Monday, August 24, 2015

The Federal Debt Graph with a Constant-Growth-Rate Denominator

I was saying Noah's picture of debt growth is distorted by a wandering denominator: by a GDP that suffers from a variable and inconsistent rate of increase.

It occurs to me that we could get a better picture of debt growth by faking the GDP numbers. Rather than using actual values, we can calculate a set of values that approximate the GDP numbers, but are based on a constant rate of growth.

I didn't do any of that "least squares" crap or anything like. I just picked 1947 for a startpoint and 2000 for an endpoint, and figured out a constant growth rate that would get me from the 1947 GDP number to the 2000 GDP number. It is completely subjective (or arbitrary, really) and if you know how, you could probably come up with a better series of constant growth rate values. Meanwhile, I got what I got and I'm going with it.

Graph #1
Graph #1 shows actual (often called "nominal") GDP in red, and my constant-growth-rate numbers in blue. You can see that the lines cross some time around the year 2000. (Exactly in the year 2000, actually, as that year was one of the defining points of the blue curve.) By design, the lines also cross in 1947, though we would have to "zoom in" to see it clearly.

The lines also cross around 1977, but this is not because I pinned them together at that point. Actually, that is information the graph gives us. (That is the reason for making the graph!) Now, looking at those three crossing points, we can say the red line runs below the blue for some years before 1977, then above the blue until the year 2000, then again below the blue.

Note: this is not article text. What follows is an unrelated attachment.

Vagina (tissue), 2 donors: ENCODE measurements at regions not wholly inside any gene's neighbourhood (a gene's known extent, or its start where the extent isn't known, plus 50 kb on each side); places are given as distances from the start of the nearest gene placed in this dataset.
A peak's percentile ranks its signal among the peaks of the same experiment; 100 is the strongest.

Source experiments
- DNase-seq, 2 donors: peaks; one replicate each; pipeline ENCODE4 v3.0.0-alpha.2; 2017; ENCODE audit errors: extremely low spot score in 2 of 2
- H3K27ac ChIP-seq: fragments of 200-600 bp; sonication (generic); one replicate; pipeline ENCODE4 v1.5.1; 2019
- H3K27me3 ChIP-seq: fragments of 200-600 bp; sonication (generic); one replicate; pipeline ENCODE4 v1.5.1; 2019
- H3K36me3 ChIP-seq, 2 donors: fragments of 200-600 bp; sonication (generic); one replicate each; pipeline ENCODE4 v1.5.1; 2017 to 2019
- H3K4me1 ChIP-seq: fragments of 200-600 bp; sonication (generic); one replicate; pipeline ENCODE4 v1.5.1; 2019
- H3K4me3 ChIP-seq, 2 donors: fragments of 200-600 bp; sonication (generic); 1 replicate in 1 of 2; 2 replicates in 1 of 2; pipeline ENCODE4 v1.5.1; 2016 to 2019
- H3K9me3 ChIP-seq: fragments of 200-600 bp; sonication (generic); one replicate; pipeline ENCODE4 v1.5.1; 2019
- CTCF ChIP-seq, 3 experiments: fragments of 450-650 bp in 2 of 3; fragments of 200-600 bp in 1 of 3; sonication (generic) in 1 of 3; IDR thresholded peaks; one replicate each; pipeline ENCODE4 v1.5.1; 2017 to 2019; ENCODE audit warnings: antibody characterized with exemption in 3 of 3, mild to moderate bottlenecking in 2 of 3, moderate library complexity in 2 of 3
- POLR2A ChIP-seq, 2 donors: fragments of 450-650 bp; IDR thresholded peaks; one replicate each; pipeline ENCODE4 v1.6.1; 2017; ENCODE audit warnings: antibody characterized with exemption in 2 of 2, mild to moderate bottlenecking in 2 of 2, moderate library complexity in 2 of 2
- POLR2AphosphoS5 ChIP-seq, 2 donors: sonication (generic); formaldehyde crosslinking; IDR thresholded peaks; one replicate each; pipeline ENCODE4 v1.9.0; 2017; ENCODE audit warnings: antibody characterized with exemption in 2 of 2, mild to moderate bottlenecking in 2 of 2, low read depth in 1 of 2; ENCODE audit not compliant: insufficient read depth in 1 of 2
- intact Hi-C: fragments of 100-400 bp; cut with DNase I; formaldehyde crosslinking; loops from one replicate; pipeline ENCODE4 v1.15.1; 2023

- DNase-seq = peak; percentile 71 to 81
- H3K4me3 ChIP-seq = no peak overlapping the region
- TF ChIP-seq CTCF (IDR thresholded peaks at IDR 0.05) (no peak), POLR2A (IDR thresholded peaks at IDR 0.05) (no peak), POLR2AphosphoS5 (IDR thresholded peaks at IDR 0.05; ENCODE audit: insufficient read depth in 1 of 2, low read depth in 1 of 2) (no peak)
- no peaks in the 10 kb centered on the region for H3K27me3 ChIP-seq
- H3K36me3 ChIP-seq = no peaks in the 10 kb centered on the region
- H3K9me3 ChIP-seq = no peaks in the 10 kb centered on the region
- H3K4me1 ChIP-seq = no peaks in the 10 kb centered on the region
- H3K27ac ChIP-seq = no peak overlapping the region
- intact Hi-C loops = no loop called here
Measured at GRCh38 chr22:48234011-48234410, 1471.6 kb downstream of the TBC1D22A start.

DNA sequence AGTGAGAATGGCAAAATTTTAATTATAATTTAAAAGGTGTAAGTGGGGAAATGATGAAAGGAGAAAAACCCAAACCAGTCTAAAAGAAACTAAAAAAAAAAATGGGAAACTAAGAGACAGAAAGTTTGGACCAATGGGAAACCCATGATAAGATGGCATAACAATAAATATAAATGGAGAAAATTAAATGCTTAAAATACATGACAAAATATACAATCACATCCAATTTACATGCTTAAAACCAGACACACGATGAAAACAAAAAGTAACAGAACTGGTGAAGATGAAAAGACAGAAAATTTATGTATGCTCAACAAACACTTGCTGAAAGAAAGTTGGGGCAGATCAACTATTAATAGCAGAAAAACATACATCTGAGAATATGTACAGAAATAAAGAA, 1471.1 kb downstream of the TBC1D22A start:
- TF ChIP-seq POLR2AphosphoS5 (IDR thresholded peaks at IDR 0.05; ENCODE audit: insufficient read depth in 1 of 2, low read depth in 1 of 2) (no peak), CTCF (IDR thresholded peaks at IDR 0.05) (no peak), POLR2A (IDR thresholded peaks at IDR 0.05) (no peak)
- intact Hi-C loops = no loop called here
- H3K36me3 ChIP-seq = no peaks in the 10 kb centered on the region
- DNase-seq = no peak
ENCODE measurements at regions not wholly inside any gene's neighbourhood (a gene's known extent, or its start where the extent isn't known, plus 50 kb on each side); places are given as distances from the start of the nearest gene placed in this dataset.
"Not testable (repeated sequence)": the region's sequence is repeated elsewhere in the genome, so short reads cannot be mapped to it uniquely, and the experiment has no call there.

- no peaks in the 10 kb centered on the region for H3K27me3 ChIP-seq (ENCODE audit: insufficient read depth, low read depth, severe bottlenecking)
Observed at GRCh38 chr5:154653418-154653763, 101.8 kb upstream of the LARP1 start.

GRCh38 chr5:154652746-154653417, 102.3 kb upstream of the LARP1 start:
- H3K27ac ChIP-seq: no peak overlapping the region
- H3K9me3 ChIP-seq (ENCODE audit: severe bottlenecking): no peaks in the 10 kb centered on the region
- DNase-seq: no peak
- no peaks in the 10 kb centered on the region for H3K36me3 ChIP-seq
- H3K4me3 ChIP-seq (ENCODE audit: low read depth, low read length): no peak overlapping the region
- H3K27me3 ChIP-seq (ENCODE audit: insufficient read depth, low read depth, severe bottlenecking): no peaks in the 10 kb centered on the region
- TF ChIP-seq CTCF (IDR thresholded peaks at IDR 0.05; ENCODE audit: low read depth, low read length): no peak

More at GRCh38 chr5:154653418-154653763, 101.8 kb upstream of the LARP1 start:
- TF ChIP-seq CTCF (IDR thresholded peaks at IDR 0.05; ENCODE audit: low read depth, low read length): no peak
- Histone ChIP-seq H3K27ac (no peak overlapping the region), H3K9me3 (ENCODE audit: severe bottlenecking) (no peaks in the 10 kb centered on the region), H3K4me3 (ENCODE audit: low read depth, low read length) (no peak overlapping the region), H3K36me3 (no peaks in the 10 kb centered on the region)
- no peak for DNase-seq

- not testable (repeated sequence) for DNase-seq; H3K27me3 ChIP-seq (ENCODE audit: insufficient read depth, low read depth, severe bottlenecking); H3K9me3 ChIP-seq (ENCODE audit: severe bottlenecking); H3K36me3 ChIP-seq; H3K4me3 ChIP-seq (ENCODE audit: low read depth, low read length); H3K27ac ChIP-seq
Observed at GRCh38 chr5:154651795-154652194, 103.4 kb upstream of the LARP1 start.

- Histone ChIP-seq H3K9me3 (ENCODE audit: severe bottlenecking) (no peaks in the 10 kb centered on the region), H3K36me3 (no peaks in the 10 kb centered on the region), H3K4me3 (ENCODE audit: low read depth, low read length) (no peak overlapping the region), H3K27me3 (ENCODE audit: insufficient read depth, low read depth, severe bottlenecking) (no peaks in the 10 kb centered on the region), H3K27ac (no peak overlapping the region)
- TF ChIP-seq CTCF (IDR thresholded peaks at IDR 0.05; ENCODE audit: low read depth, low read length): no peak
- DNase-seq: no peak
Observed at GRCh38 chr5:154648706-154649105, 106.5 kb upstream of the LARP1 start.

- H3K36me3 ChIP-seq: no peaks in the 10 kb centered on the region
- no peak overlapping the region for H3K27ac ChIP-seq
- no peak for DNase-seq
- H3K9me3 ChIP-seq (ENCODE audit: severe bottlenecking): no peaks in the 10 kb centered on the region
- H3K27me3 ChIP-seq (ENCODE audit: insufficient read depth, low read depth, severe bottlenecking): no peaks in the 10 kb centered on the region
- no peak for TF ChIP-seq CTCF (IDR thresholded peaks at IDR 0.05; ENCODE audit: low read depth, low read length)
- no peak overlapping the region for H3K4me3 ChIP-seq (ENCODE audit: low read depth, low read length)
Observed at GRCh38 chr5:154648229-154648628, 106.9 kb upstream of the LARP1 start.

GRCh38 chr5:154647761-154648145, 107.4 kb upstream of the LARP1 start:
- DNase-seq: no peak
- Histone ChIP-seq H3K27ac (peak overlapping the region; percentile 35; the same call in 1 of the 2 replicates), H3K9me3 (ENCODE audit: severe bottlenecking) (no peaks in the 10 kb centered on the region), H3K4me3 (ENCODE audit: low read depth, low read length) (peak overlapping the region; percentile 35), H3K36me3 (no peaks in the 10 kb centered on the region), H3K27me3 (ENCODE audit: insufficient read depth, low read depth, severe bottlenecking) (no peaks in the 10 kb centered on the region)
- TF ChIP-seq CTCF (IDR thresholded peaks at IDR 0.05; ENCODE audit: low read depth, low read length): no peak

In more familiar terms, we might say GDP growth was less than average before 1977, above average from 1977 to 2000, then again below average. Obviously this is not correct. It is the result of picking 1947 and 2000 as my arbitrary start- and end-dates. If I had picked 1966 or 1973 as an end-date, the whole rest of the blue line after that date might have been above the red.That would have been a better look at economic growth.

But the purpose of this exercise is not to find the point that economic growth began slowing. The purpose is to approximate the GDP we actually got, using a constant rate of growth. For that purpose, the blue line looks about right to me, up to 2007 anyway.

You with me? Do not imagine that Graph #1 shows periods of better-than-average and worse-than-average growth. It does not.

Saturday's post showed this comparison of growth rates for actual GDP (red) and the Federal debt (blue):

Graph #2. Click Graph for FRED Source Page
It is pretty easy to see that the Federal debt jumps up above GDP growth just after the 1982 recession. But if you take a second look you might notice that the red line wanders upward until the late 1970s, which makes the simultaneous increase in the blue line appear less significant. And then the red line wanders downward for 20 years or so, making the increase in the blue line look more significant. The changes in actual GDP contribute to making the change in Federal debt seem like a sudden increase that occurs after 1982.